Not all diesel is created equal, and that fact has challenged Mercedes-Benz and Volkswagen Group in their quest to popularize the fuel in the United States.
Two summers ago, Mercedes stopped allocating BlueTEC diesels to dealerships in Illinois. The reason? Testing showed the engines could be ruined by diesel blends heavy on biodiesel, a fuel made from crops, animal fat or fryer grease that has strong political support in the Midwestern farm belt.
Biodiesel can seep into the crankcase of a diesel engine, form acids and degrade into "gunky, goopy" sludge, says William Woebkenberg, fuels policy director for Mercedes-Benz USA. The sludge can coat intercoolers, exhaust gas recirculation valves and engine and turbocharger bearings, putting a driver at risk of an engine failure.
"Once you sludge an engine, there's no going back," Woebkenberg says. "There's no magical stuff that you can pour into the top of the engine and flush it all away."
Mercedes, like all the German brands, has certified its engines to handle blends with up to 5 percent biodiesel, which are called B5. Higher blends void the warranty.
In most parts of the United States, that is not a problem, but Illinois helps out local biodiesel producers with tax incentives that put their fuel at a price advantage. This, combined with a federal law that created a lucrative market for renewable fuel credits, means diesel in Illinois usually contains about 11 percent biodiesel.
It is a situation that could spread across the Midwest as stricter biofuels laws take effect. Minnesota is next; the state is on track to have a mandate by June 2014 that all diesel contain more than 10 percent biodiesel.
Only one U.S. passenger car, the Chevrolet Cruze, is certified to handle that much biodiesel. It can take any blend from 0 to 20 percent biodiesel, which is called B20.
VW and Audi have kept selling their TDI models, sending letters to owners saying that they will cover any damage caused by B20. Service intervals for diesel vehicles have also been tweaked so oil filters can be changed more often.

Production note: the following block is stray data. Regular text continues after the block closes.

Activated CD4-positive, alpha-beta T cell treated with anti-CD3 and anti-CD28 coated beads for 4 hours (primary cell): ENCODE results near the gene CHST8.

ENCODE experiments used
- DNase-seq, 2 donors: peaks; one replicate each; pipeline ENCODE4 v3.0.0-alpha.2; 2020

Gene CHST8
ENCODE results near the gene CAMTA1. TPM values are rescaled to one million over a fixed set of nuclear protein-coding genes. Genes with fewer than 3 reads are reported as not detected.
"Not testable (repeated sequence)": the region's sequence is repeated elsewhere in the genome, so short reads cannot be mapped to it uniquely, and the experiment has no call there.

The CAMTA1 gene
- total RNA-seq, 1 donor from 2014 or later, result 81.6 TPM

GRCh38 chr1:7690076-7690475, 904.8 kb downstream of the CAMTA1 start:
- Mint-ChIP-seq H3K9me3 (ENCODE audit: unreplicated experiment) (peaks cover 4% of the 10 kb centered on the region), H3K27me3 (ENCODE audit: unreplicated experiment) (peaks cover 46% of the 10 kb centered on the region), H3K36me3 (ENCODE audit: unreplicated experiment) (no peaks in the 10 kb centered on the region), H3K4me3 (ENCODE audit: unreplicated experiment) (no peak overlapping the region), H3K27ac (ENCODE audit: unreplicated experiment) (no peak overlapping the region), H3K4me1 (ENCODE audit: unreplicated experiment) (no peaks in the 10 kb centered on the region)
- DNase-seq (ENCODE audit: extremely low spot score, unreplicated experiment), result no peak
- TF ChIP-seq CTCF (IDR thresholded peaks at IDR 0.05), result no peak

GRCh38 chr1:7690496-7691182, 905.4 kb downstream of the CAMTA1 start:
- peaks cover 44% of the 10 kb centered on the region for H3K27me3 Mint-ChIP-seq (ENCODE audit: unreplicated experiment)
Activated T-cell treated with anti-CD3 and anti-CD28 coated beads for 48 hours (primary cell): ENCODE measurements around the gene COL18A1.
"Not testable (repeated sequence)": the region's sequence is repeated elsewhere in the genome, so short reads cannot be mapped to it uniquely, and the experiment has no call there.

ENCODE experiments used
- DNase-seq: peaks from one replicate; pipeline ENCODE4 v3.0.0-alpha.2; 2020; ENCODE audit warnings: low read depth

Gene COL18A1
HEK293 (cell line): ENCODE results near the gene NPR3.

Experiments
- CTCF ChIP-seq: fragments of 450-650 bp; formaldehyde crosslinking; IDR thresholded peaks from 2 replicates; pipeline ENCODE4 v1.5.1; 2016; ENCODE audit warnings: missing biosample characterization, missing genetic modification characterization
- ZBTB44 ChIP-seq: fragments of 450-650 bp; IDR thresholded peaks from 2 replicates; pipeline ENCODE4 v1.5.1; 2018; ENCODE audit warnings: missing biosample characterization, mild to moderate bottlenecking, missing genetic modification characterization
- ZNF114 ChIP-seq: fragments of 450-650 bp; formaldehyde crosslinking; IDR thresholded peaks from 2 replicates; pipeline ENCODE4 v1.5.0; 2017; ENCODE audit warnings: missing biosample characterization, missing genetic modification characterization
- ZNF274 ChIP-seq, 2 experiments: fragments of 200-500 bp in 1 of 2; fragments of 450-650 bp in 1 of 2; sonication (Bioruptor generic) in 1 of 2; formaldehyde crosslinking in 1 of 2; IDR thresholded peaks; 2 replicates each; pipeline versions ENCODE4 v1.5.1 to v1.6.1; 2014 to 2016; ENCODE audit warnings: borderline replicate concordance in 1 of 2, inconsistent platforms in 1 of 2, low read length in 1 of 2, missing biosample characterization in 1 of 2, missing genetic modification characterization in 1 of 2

It could raise warranty costs, but given the huge bet that VW and Audi have placed on diesel engines, the company deemed it a necessary risk.
Eric Matway, general manager of Continental Audi in Naperville, Ill., said customers are asking about the situation, but he thinks Audi's promise of warranty coverage will keep them from being scared off. Diesel versions of the A6, A7 and Q5 launch this fall; his store is ordering about 20 percent of them with diesel engines.
"They've taken a very specific position with the letter," he said of Audi. "It's strong and confident, saying 'We're going to take care of you.'"
Mercedes says that using blends with more biodiesel than B5 can cause damage that isn't covered by a warranty, but the company will consider paying for repairs case by case, depending on whether a vehicle has been regularly serviced.
Automakers are also looking at B20-certified engines, but it would take costly re-engineering, Woeb-kenberg said. That includes redesigning crankcases, oil filters and oil pans to hold more oil, which adds weight and creates packaging problems.
"It becomes a study in risk management," he said. "How much are we willing to do? What do our warranty claims look like? We know what to do to make our hardware more tolerant to higher blends, but by the nature of the fuel ... there are things that you can't get past."